I think I always enjoyed critters, but when we lived in Tamarac, FL there was a small park nearby that had a lake, trail and a naturalist that gave bird talks. Living in the Fort Lauderdale area, there were lots of birds to view.

  2. Did anyone teach you how to go birding?

    The naturalist became my friend and also became my mentor. She taught me about birdwatching from a one on one basis.

  3. Do you run across people who see the diversity in the birds and still deny that an intelligent creator is behind it all? If so, what are their common arguments?

    Go to any birding club (Audubon) or a Birding Festival (Titusville) and you will hear all about natural selection and millions of years. You hear about how birds evolved from dinosaurs. Given enough time, they figure it all came about.

  4. What is your favorite bird? You can only pick one :)

    That’s hard! It used to be the Painted Bunting, and I suppose it still is, but now I have seen so many, I love them all.

  5. Share with us two things you have learned about God through birdwatching.

    The Lord has such Omniscience that I am amazed when I see how He has provided specific beaks, for instance, for each bird to be able to eat what it likes. How He has created their shapes to live in the environment they do, Penguins versus Hummingbirds. Every bird was so provided for by the Lord when they were being designed. God’s Love is so great to the birds and His care about them overwhelms me. If He knows when a sparrow falls, then He knows not only the number of hairs on my head, but every need, desire, problems, etc. and still Loves Me!

  6. Recently, Swans have been in the news. In Lakeland, someone has been stealing swan eggs from Lake Morton. Why are Swan eggs so valuable?

    I saw that article and had heard about it a few weeks earlier. Apparently there must be a trade for them somewhere. There are “poachers” all around the world that illegally take birds for collectors and some for their feathers or to eat. They just found out he took them to eat them.

    http://articles.orlandosentinel.com/2012-05-18/news/os-swan-eggs-stolen-scrambled-eaten-20120518_1_eggs-lakeland-report-states

  7. When I think of birding, I am often overwhelmed. I hear you talk about 185 species that have been seen at Circle B and of the thousands of species worldwide. I can name maybe 10 or 15 different species of birds. What would you say to someone who feels birding is too overwhelming?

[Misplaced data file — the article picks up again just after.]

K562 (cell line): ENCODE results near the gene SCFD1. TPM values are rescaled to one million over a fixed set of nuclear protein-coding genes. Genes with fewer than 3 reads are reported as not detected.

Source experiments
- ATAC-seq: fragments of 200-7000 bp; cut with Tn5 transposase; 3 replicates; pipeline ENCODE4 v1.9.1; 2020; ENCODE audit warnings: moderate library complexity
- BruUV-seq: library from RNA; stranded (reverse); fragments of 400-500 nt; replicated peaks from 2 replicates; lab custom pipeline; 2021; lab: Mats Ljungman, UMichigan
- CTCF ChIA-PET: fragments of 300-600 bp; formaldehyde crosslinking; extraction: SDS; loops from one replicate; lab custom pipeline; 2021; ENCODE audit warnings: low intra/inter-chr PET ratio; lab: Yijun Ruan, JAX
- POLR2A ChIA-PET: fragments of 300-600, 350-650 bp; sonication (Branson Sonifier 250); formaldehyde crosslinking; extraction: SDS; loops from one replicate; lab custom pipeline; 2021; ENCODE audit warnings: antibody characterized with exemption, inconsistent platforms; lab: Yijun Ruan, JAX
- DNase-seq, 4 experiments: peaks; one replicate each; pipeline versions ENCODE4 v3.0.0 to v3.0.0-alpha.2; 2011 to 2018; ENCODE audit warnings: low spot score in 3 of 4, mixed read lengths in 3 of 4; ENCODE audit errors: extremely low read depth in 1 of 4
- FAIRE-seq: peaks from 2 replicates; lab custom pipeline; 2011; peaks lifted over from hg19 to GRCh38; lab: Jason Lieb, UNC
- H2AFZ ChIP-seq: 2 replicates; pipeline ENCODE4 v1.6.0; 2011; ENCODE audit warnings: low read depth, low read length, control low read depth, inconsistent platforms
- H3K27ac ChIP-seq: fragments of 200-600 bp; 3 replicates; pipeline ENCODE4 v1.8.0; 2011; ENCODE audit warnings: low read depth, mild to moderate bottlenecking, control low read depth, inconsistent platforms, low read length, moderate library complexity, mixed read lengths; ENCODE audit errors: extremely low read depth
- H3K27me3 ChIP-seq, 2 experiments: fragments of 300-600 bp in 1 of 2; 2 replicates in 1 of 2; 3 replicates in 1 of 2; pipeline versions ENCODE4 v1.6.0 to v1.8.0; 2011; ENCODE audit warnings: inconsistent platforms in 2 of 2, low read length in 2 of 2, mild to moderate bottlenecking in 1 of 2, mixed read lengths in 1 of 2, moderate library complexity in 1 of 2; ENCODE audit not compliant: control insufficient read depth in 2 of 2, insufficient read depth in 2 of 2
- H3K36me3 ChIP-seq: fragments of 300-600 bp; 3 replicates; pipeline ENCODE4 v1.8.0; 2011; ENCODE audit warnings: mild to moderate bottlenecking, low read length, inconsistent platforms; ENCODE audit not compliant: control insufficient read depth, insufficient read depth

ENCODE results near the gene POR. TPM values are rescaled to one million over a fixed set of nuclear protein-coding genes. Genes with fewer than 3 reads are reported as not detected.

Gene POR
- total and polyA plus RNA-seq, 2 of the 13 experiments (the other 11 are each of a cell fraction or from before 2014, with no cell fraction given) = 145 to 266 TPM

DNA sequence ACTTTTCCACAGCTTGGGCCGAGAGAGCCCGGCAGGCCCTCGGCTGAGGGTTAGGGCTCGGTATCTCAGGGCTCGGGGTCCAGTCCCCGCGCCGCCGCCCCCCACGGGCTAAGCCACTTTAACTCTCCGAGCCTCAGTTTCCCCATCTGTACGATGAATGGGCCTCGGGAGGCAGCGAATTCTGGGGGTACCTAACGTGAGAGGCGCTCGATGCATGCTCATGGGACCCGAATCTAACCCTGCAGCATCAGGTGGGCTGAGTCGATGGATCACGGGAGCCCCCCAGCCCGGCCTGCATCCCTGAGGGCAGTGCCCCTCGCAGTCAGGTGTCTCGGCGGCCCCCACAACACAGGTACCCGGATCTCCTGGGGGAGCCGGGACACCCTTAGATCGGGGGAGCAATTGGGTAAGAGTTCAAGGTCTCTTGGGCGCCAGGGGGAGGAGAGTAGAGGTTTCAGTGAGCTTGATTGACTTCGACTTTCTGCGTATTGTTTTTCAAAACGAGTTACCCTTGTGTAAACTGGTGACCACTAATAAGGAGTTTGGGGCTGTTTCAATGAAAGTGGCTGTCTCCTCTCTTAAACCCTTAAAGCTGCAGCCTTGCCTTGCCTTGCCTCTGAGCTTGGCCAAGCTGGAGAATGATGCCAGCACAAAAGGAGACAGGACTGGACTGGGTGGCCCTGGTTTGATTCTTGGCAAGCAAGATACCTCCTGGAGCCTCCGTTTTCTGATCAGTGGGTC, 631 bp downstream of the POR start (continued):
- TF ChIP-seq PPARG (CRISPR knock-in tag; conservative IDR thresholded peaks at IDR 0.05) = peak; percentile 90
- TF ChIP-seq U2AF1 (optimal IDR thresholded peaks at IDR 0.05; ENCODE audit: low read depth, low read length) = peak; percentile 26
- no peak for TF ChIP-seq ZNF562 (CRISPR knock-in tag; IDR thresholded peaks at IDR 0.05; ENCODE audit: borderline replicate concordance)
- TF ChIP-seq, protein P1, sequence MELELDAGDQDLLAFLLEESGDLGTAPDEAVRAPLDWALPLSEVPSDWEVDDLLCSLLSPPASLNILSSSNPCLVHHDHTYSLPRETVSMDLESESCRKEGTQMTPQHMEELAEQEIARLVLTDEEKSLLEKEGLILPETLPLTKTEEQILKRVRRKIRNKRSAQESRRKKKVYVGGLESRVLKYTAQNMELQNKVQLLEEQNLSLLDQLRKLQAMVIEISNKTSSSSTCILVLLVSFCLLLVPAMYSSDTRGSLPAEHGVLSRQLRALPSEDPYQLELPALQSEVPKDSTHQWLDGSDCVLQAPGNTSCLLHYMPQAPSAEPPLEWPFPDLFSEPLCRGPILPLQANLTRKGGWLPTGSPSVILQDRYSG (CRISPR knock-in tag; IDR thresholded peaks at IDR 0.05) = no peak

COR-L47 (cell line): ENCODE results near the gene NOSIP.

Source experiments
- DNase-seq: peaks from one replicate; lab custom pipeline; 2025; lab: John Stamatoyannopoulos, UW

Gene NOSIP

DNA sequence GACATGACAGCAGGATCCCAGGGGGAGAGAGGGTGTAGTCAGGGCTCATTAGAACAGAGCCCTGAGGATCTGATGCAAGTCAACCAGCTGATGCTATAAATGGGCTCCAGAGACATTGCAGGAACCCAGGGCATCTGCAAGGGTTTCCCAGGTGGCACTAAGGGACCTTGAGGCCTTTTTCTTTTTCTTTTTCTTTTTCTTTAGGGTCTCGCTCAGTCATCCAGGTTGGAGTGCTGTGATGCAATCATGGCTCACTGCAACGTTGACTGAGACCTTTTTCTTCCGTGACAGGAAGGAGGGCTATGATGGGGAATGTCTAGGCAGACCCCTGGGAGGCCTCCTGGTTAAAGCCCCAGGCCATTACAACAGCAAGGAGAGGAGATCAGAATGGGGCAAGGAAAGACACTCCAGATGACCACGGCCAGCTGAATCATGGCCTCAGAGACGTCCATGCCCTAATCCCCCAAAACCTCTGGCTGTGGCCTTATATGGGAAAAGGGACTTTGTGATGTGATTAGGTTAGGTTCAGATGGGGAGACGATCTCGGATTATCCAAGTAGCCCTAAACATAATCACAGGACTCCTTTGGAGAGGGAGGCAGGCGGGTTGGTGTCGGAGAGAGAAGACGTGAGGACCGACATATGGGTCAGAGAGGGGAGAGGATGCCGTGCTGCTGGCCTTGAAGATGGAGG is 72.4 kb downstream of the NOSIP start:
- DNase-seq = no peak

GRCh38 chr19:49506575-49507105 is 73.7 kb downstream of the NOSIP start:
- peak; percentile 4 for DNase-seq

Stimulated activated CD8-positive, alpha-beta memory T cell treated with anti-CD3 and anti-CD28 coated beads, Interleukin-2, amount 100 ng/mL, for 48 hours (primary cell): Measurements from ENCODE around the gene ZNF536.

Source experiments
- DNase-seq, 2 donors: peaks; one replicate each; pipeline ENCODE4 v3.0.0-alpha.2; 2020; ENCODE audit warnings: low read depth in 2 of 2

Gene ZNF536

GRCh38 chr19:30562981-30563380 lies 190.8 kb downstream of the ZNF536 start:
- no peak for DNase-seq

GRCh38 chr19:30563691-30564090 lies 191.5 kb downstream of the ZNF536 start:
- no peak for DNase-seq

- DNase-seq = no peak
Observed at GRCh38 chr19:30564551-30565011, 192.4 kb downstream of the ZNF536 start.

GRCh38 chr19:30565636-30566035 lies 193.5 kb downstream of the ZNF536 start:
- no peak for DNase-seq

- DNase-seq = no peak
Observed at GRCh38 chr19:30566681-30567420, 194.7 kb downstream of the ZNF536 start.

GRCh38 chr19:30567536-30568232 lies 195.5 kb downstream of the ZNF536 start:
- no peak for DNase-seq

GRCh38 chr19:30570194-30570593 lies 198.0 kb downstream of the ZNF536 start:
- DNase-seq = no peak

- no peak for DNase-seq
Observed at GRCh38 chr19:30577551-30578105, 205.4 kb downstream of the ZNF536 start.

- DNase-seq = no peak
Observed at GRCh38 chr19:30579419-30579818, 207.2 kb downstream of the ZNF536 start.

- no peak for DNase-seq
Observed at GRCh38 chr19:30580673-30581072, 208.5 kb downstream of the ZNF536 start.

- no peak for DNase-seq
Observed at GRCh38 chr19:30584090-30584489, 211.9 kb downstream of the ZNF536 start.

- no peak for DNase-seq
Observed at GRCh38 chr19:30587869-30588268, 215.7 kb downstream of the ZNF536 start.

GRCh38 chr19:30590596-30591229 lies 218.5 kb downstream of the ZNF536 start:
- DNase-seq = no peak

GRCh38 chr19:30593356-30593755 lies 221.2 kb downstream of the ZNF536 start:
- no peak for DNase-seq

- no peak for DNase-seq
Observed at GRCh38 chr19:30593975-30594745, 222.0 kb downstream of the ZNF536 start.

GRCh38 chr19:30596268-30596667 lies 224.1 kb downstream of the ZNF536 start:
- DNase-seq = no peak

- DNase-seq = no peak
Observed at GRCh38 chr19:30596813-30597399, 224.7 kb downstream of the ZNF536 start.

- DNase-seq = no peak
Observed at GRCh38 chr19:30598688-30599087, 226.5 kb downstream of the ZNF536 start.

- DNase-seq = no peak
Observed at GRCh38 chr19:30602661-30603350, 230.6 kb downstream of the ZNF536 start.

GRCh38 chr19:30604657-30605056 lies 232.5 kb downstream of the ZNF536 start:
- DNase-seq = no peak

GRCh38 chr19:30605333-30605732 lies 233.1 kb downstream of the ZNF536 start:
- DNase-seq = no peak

Who says you have to name all the birds? If you can name 3 and enjoy the rest, why worry? (Do you know every name of the folks that come here to church? Does that stop you from coming or cause you to be overwhelmed?)

  8. Tell us about the best birdwatching trip you have ever been on.

    Wow! They are all great, but as for in the wild, we won a birdwatching trip by Reinier Munguia (professional photographer) and he introduced us to Circle B (46 species seen), Lakes Morton (10 species) and Parker. He gave us birding tips and photography tips for Dan. We ended up feeding Florida Scrub Jays and Purple Gallinules at parks in Lakeland. We saw a total of 56 species that day.Best Zoo trip was to the National Aviary in Pittsburg, PA about 2 years ago. We were taken by staff all over the place and behind the scenes.

  9. How many different birds are on your life list?

    My official Life List has 234 species, but that does not count the birds that I have seen in Zoos, which you can’t count by some, but I still saw the birds. My Unofficial Life List is around 400. I have also seen many more birds that I could not name.

  10. Is there any other animal that you know of that has the wide variety and diversity of birds? Why do you think this is?

    I can’t think of any animals, maybe insects. I think birds are so varied because each one has a role to fill whether it is pollinating flowers by Hummingbirds and others, or picking bugs off of animals like an Oxpecker, or cleaning up garbage like Vultures and Buzzards. The list goes on and on. They can fly so they have spread around the world and they are obeying the Lord’s command to reproduce and fill the earth.

  11. What do you hope is the result of this series of posts?

    I hope that this series has motivated an interest and an awareness of the birds and that they will take opportunities to watch the Lord’s fantastically created birds. And maybe, we might have some more to go out birdwatching with us. I am not an expert, but I am willing to share what I have learned from others and Dan is willing to share photography tips.

  12. Do you ever take people along with you on your birdwatching trips and teach them the tricks of the trade?

    I have taken a few and am thinking that we need to plan a “Start Birding Today” trip soon. We could meet and start simple and go from there.

  13. How can someone contact you if they have questions about birding?

    Call us, number in church directory or e-mail me at Lee@leesbird.com.

Painted Bunting (Passerina ciris) ©WikiC

Painted Bunting (Passerina ciris) ©WikiC

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That article will be on our church blog, The Fountain, soon. I have been putting the articles here about 1 week ahead. Not sure if there will be more articles. If Stephen comes up with more titles, or if someone here leaves an idea for an article, then there may be more. Leave a comment.